Over these years of 721 Ministries, I have witnessed men who simply cannot feel good about themselves unless they are meeting or exceeding the success of other men. I have witnessed women who are still performing for their father’s approval – and more than once their father has been dead, or out of their lives, for years.
Even more disturbing is how performance pervades our relationships with Jesus. Performance is about points, as in accumulating enough points to earn the rewards we deserve.
If I manage to pull off several days of really good behavior, I expect to be patted on the back, and to be treated appropriately by my wife. And if I am not treated as I now of course deserve, I stand at the ready to pull out the evidence file, and remind Dina of all the points I have earned.
I do it, you do it, we all do it.
But not God.
He is not keeping score. When you are his child, he loves you and adores you apart from your performance. And for a child of God, performance is replaced with obedience, because performance is fear-based. Obedience is love-based.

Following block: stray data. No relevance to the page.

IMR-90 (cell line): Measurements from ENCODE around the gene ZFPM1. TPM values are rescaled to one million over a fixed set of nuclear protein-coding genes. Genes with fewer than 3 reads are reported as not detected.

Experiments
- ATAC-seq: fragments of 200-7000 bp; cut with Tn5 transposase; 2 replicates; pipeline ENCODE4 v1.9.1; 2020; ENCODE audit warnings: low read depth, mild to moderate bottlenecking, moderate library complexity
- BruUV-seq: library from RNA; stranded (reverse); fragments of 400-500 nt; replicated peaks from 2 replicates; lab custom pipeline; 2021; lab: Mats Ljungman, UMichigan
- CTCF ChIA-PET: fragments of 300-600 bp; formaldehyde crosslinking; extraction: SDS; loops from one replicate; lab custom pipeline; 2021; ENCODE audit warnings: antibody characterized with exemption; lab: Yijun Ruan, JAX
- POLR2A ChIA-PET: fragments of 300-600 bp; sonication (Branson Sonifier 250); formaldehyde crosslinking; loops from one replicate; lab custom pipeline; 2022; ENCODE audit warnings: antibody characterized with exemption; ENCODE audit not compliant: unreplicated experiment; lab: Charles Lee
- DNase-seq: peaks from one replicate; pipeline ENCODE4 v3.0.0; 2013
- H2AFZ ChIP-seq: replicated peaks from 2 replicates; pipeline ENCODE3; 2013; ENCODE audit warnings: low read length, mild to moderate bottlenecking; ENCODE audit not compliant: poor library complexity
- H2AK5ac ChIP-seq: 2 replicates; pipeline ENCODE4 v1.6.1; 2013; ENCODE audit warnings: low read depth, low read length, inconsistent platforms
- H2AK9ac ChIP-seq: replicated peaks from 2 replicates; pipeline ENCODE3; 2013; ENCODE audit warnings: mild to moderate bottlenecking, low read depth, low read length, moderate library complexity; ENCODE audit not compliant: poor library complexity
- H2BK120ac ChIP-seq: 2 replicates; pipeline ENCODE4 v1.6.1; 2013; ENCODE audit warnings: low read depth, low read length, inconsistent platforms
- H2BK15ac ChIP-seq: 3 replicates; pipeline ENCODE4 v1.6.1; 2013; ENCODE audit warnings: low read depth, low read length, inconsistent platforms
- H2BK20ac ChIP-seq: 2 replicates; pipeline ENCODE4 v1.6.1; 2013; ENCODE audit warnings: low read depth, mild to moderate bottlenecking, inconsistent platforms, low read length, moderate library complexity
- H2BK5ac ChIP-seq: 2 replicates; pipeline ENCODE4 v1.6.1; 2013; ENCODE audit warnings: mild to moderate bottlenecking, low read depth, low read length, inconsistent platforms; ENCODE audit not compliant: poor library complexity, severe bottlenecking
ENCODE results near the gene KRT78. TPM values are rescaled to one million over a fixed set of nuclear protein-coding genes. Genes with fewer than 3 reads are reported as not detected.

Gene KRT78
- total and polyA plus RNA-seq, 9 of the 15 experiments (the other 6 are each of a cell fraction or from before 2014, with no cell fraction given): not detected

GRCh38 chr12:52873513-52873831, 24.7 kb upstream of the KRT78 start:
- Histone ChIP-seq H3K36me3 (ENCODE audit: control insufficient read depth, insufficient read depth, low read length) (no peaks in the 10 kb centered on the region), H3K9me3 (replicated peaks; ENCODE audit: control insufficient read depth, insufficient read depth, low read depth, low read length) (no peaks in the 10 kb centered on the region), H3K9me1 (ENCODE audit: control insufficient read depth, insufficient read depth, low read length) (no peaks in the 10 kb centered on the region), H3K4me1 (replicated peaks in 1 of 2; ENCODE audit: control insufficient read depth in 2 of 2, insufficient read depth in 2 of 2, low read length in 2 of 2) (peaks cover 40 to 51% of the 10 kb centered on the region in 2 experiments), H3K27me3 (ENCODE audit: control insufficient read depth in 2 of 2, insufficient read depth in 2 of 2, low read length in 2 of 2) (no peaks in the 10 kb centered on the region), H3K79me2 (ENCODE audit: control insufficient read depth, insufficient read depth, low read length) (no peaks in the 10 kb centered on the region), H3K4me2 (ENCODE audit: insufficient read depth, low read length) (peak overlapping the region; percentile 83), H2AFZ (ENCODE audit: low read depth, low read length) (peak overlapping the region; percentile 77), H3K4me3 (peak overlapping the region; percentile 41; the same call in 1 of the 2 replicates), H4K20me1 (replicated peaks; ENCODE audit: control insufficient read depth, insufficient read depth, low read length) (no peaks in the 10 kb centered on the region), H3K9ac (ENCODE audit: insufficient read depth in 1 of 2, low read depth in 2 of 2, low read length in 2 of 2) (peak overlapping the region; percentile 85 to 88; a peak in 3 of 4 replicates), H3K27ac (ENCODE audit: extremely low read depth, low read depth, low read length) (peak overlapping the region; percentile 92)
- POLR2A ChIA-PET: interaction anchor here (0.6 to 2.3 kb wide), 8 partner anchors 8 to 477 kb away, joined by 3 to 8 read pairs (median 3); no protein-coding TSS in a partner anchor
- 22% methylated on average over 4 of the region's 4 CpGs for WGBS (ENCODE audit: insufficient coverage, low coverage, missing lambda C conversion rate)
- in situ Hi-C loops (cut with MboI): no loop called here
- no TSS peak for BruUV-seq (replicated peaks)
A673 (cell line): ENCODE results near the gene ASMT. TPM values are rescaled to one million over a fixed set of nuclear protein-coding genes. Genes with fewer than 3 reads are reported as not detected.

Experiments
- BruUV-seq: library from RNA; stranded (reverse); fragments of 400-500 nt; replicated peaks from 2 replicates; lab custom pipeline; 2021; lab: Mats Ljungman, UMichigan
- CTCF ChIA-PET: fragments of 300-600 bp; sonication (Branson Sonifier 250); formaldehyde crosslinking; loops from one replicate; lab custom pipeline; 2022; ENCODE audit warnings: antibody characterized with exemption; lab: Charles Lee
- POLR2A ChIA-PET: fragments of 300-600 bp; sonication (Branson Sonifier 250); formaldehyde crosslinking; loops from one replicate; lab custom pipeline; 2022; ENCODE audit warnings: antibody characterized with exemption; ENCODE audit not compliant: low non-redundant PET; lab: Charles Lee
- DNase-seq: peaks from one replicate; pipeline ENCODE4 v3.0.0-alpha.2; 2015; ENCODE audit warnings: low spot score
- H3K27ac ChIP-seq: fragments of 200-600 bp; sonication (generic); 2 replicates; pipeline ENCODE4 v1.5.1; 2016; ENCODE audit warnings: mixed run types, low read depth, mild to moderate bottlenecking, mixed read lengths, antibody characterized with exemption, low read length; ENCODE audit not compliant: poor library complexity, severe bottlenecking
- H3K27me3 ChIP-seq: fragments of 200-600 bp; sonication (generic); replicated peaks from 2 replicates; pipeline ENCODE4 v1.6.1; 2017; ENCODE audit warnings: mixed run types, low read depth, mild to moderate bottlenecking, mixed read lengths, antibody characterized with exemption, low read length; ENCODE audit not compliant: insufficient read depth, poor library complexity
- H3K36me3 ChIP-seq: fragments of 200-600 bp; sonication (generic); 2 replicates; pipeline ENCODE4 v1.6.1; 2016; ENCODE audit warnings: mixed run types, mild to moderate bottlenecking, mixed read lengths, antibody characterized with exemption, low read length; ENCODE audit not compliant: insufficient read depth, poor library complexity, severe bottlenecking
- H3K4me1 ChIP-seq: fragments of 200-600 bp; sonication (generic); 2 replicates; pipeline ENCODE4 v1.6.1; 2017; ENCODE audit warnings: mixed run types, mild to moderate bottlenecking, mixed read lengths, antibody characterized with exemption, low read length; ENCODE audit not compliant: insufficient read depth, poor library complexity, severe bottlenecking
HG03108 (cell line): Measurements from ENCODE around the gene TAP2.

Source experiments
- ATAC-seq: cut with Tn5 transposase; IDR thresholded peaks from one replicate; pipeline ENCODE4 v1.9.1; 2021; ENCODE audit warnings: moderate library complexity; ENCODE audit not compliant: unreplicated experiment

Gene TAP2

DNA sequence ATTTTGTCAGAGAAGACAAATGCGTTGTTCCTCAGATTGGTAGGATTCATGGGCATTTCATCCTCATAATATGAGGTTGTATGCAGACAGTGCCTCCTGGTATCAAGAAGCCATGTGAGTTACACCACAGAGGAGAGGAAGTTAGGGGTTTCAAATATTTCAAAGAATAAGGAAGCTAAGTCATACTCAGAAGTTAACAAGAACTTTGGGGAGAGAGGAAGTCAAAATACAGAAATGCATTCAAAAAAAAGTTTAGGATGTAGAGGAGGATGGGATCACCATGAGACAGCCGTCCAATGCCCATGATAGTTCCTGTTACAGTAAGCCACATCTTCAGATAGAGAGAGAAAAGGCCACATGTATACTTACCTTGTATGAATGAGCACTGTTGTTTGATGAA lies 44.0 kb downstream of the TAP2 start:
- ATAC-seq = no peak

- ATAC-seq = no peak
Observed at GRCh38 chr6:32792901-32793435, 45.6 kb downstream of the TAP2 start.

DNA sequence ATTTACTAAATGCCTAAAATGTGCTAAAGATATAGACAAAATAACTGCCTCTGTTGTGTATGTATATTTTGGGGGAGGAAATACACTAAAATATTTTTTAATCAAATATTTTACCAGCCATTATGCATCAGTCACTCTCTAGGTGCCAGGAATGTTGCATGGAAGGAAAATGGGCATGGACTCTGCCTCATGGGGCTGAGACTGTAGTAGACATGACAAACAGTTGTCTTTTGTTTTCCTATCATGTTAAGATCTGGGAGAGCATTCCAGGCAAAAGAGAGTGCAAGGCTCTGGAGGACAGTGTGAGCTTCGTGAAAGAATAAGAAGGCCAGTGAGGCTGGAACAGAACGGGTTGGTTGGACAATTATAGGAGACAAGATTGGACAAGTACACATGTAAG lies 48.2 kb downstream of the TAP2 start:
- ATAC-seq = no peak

Obedience, even in human relationships, is ideally compelled by love. As a little fellow, I obeyed my parents out of love. As a teenager not so much. But as I grew older, I returned to obedience out of love and respect for them. I was simply compelled by their love for me.
And my life with God the Father mirrors this closely.
God was just “God” to me as a young boy. I obeyed out of some love, I guess. But as a teenager and onward I obeyed – if I ever did actually obey – out of fear. Even after I was born again it took a while for the love of Jesus to compel my obedience.
But now I seek to obey because I want to please my Heavenly Father. Don’t miss that: to please, not to perform.
Next week I will explore the three things that compel my obedience:
But for today I ask you to examine your personal motivations for how and why you act and behave the way you do. Do you have an audience of only One? Or are you trying to keep multiple plates spinning in the air, so as to accumulate approval points from your spouse, your peers, and even your God?
One is encouraging; the other is exhausting.